Beautiful blooms, but Multiflora Rose brings native plants to their doom
By Sarah Sussman, Conserving Carolina Americorps habitat restoration associate
What is Multiflora Rose?
There are a lot of things we know about Multiflora Rose: the plant produces beautiful flowers, they have a strong sweet scent, and they are thorny. But the most important thing to know about Multiflora Rose is that they are a nonnative invasive species. This means that they are an exotic species to the United States and do not originate in our North Carolina soil.
Rose multiflora was brought over to the U.S. from East Asia in the late 1700s to be utilized as an ornamental shrub and was later promoted as natural fencing along boundaries and corridors. Multiflora Rose can thrive in many different conditions, leading to its prominence in the eastern United States.
Why are invasives bad for natives?
Invasives outcompete natives, they are able to grow and tolerate a wide range of conditions, and this is why they can thrive in places they are not originally from. Invasives often are pioneer species, meaning they are the first to populate after a disturbance. This explains why there are invasives around roadways, empty lots, and tree lines. These plants are a result of unintended consequence – Multiflora Rose is just one example of hundreds of plants that were brought to the United States as ornamental. There was not much thought at all of how the reproduction and mismanagement of this plant would affect the natural ecosystem where we live.
How to identify Multiflora Rose vs natives Carolina Rose and Blackberry
- Curved thorns. Often described as a “cat claw”
- At the base of the stem you can see “fringe,” aka stipules that look hairy
- Thickets can be up to 6 feet tall
- Multiflora can climb up trees and other objects in a vine-like fashion
- Contains compound leaves with 5-9 leaflets
- Has serrated, toothed leaves
- Green in color, but new growth is red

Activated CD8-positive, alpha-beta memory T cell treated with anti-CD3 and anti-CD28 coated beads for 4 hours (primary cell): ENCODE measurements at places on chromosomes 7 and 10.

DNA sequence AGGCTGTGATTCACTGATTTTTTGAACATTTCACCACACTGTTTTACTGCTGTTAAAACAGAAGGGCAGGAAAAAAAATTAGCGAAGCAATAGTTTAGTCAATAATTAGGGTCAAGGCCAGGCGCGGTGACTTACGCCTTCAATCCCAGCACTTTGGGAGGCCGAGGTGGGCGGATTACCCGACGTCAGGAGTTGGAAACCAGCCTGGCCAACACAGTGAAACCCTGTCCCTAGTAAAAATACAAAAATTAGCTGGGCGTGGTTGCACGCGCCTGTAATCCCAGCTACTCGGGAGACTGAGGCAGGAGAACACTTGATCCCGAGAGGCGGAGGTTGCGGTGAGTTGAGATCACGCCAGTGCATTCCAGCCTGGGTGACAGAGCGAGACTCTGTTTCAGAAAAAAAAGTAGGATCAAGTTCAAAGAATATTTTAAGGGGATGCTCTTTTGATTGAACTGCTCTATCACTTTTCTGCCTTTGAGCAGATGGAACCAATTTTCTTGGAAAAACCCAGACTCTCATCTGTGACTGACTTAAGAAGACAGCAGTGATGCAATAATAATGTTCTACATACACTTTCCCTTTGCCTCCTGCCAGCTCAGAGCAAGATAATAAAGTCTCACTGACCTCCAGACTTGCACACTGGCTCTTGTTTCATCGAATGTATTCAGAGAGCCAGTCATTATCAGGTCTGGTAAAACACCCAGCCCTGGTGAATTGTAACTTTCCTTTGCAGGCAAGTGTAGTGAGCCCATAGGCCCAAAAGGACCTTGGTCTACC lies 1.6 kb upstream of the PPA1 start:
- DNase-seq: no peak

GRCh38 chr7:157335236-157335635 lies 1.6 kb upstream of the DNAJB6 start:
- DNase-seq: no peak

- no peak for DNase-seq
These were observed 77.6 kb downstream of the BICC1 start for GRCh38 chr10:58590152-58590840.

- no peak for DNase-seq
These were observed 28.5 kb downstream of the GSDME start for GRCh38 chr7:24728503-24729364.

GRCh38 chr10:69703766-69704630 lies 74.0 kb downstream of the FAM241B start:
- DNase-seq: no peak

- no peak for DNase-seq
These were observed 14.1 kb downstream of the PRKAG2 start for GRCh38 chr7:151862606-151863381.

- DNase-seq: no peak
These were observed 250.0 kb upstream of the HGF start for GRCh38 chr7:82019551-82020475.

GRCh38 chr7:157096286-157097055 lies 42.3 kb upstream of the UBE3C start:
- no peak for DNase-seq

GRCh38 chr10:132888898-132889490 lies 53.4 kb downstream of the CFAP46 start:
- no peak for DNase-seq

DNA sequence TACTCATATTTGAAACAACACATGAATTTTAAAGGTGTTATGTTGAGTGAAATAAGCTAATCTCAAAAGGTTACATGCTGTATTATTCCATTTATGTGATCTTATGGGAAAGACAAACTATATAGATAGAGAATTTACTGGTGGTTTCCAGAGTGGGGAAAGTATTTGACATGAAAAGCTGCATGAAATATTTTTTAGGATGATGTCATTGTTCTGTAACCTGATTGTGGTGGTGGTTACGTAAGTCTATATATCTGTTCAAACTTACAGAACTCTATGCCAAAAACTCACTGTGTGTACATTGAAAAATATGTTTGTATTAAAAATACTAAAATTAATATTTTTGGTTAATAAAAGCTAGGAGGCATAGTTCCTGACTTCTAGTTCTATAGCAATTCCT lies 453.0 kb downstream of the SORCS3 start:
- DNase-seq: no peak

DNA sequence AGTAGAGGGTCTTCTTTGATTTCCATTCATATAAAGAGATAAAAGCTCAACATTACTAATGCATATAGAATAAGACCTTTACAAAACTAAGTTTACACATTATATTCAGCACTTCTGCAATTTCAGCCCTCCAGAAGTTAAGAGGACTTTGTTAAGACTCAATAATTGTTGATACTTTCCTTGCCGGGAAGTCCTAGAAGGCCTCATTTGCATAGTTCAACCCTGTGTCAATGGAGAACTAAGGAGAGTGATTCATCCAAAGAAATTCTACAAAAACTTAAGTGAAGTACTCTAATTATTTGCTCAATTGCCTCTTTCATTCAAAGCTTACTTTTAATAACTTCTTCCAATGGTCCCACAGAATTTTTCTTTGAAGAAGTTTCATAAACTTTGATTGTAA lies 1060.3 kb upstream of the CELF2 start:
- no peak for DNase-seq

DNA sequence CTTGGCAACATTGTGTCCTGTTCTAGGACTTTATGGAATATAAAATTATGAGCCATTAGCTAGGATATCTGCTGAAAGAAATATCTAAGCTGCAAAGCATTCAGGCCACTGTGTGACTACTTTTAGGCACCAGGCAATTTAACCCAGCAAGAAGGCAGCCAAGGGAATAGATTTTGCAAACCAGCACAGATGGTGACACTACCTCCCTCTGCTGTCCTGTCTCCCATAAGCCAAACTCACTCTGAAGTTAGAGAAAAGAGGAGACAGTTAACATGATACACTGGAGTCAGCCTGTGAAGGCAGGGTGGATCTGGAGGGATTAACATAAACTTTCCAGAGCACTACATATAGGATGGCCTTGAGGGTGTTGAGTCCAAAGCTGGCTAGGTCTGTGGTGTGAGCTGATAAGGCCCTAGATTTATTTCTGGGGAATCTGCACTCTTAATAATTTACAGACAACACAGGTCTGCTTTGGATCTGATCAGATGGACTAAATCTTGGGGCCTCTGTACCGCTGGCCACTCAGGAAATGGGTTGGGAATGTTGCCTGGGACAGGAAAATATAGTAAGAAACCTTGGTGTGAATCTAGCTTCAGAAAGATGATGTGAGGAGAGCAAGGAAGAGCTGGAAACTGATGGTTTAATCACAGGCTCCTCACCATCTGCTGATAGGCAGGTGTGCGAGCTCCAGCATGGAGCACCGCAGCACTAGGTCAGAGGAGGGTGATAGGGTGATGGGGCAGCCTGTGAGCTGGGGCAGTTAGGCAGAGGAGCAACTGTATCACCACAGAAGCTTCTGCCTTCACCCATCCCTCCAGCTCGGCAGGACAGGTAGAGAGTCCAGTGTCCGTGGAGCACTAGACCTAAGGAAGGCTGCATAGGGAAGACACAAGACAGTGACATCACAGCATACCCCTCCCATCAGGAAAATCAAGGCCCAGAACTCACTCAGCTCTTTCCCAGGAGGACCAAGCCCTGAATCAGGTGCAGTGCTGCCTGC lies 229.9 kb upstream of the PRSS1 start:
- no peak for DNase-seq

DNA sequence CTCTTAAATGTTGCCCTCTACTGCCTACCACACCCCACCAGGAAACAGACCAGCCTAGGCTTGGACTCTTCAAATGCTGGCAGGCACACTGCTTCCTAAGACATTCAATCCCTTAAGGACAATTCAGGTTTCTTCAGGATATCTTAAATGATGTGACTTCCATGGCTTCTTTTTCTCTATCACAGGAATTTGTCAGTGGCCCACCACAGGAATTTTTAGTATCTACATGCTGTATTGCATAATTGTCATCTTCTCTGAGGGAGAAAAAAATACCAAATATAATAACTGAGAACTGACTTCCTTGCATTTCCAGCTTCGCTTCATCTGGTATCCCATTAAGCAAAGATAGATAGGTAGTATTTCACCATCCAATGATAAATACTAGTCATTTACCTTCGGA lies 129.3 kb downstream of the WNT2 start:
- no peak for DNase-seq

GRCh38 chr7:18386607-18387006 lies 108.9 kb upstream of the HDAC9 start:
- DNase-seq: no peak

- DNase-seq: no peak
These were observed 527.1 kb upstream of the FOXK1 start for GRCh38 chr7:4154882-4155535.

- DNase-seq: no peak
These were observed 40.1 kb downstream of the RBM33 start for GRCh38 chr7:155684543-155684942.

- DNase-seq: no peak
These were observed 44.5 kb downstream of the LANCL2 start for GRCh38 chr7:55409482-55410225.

- White, clustered flowers bloom in the summer from May to June
- Straight thorns, not curved
- No “fringe” (stipules)
- Thickets can be up to 3 feet tall
- Compound leaves with 3-9 leaflets
- Serrated, toothed leaves
- Light pink, non-clustered flowers bloom in summer from June to July. There are five petals with a yellow center
- Is a first successional plant, meaning that it can inhabit places that have previously been uninhabited as an ecological community.
- Some people are allergic to blackberry (like me!) where the site of the cut becomes itchy and swollen. Being pricked by a blackberry thorn is not like being pricked by any other thorn. The pain lasts for awhile longer than you might be used to.
Eliminating Multiflora Rose
Mowing alone will not control Multiflora Rose, but will make it easier to apply herbicide. Catch the plants early before they can establish into a large thicket. Wear gloves and protective clothes, these shrubs have sharp thorns that make them the bane of invasive species removal!
- The cut and paint method involves herbicide. This is the most efficient way, but caution must be taken to to not affect healthy plants around it. Cut at base of plant and apply herbicide to the cut with a dabber. Do this in the winter or early spring.
- If young enough, it may be possible to pull up Multiflora from the roots.
- Carolina Rose is capable of growing in many conditions. Carolina Rose thrives in full or moderate sunlight, and well-drained soil.
- Blackberry can be propagated through leafy stem as well as root cuttings.